Giorgos Papaconstantinou, the Socialist government?s finance minister who is also the architect of the two so-called memorandums signed with Greece?s international creditors, has come under heavy fire from the Cabinet. The reaction of the PASOK deputies was to be expected. But even if it was in part justified, there is not much one could expect from it.
Papaconstantinou has from the start behaved like an economic expert. But his shortcomings became painfully evident in less than a year. During his talks with the members of the so-called troika — the International Monetary Fund, the European Central Bank and the European Commission — the Greek finance minister seemed to miss one key element in the process, known as bargaining.
In an undisputed sign of political immaturity, Papaconstantinou treated PASOK deputies in an arrogant manner. In return, they lashed out at him two days ago. As finance minister, Papaconstantinou failed to ensure public revenue increases as mandated by the memorandum. Failure to do so damaged his credibility among fellow ministers whom he had repeatedly pressured to meet their obligations toward the troika.
The problem no longer is whether Papaconstantinou will keep his post or not. The Greek tragedy, in its modern-day reincarnation, is that the country is ruled by a needy government that is mired in endless debates and consultations, like Fidel Castro?s post-revolutionary Cuba.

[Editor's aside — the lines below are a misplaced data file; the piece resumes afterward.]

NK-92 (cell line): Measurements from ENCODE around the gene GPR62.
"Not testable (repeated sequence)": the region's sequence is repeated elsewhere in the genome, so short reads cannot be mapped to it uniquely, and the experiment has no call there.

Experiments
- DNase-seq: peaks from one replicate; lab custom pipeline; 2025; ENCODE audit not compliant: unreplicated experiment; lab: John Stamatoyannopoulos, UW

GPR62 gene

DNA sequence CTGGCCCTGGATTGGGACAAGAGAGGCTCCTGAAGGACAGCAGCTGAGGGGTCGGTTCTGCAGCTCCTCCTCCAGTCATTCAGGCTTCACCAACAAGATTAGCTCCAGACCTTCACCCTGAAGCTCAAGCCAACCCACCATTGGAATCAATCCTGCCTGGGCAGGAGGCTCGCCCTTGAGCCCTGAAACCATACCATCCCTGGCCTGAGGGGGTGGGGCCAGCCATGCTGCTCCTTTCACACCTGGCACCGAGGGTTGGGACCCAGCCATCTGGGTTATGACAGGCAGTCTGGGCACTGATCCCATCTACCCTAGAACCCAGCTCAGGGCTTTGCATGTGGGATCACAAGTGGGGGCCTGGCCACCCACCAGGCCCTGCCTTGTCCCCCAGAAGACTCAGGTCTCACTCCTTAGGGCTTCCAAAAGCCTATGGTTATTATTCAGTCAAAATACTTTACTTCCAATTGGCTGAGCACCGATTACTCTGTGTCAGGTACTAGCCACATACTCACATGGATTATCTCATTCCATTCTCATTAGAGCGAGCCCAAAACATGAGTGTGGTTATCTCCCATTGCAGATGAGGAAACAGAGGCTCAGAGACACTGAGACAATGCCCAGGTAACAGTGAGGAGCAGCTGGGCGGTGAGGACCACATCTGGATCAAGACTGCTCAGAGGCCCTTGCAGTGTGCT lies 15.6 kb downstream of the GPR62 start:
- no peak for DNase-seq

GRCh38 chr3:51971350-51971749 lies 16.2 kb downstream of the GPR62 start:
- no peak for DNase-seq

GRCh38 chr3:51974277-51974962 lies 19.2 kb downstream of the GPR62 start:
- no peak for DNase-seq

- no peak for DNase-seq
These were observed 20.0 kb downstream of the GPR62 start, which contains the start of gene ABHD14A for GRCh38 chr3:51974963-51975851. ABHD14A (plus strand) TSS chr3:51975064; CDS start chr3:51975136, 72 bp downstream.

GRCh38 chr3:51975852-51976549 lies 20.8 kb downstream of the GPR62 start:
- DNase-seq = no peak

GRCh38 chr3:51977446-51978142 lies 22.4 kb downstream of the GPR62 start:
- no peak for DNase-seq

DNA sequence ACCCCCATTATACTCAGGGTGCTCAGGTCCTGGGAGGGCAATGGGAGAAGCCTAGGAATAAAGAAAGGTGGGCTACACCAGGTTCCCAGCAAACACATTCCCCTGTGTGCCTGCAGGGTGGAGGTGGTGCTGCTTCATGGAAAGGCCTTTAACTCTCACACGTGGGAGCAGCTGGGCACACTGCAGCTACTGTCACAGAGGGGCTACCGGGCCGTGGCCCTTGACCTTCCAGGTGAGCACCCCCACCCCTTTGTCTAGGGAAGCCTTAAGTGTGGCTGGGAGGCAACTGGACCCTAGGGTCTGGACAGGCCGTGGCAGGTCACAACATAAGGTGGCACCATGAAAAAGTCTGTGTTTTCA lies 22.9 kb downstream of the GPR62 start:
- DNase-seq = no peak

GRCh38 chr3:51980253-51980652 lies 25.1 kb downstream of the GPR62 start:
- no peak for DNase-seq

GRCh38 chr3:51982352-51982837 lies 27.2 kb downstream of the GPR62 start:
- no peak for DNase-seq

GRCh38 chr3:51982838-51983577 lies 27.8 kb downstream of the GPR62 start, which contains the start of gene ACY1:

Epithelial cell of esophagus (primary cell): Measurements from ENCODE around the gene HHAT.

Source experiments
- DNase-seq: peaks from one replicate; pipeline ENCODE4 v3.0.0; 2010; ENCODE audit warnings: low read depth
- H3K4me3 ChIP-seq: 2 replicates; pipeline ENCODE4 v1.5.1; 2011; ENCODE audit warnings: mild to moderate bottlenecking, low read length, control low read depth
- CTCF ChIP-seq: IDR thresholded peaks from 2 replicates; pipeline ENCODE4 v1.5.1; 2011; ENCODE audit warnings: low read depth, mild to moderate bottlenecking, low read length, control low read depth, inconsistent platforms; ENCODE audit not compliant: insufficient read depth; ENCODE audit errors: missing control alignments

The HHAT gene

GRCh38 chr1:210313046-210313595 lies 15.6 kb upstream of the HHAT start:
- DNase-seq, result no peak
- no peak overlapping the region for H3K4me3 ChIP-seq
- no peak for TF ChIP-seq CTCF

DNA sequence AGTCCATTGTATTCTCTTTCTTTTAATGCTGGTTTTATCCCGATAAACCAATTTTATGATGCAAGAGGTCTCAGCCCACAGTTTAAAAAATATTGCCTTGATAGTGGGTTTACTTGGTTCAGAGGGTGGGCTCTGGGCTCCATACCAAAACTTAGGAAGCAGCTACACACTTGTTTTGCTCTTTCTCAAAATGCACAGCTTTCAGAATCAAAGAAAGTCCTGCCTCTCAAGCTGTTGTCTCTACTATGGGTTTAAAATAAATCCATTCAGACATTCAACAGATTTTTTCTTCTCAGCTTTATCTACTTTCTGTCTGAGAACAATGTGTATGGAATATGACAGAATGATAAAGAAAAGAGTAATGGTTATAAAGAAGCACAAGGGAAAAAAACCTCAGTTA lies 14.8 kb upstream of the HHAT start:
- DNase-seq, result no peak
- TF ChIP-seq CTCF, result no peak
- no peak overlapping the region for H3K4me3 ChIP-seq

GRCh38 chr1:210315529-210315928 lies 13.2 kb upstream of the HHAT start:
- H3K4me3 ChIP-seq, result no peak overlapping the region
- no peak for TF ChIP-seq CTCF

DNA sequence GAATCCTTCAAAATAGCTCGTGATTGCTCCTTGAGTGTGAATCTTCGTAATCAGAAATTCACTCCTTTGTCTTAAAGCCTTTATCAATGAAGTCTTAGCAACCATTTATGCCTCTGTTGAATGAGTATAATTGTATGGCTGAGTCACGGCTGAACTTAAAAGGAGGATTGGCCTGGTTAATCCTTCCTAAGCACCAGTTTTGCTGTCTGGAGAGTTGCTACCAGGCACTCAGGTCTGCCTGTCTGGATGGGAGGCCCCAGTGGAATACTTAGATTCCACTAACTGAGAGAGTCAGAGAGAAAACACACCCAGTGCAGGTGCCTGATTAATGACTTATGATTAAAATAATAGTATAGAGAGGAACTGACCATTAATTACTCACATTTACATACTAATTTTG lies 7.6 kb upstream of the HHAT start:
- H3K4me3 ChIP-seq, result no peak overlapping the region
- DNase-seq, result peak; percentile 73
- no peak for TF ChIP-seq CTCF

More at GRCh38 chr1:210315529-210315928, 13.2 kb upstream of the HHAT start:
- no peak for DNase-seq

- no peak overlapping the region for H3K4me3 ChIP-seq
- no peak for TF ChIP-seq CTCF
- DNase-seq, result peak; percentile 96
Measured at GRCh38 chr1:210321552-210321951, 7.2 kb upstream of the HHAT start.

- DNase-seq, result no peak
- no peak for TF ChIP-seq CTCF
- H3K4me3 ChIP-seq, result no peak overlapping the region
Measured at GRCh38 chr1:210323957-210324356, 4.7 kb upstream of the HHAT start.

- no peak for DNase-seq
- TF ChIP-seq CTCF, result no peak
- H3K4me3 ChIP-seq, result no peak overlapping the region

The PASOK administration is incapable of pulling its weight at a time when everything is an emergency.
The political paralysis of George Papandreou?s government has had a deleterious effect on the political system at large. Hence the mass protests at Syntagma Square and in other cities across the country, as well as the manifestations of political disobedience.
That said, we do not mean to paper over the responsibilities and mistakes of the conservative administrations.
However, the fact is that it is the government of a country that sets the tone. When that is done by the opposition or, worse, by the crowds, then there is the risk of losing control.
This is exactly what is happening now as, 36 years after the end of the dictatorship, the country is faced with the specter of political disintegration.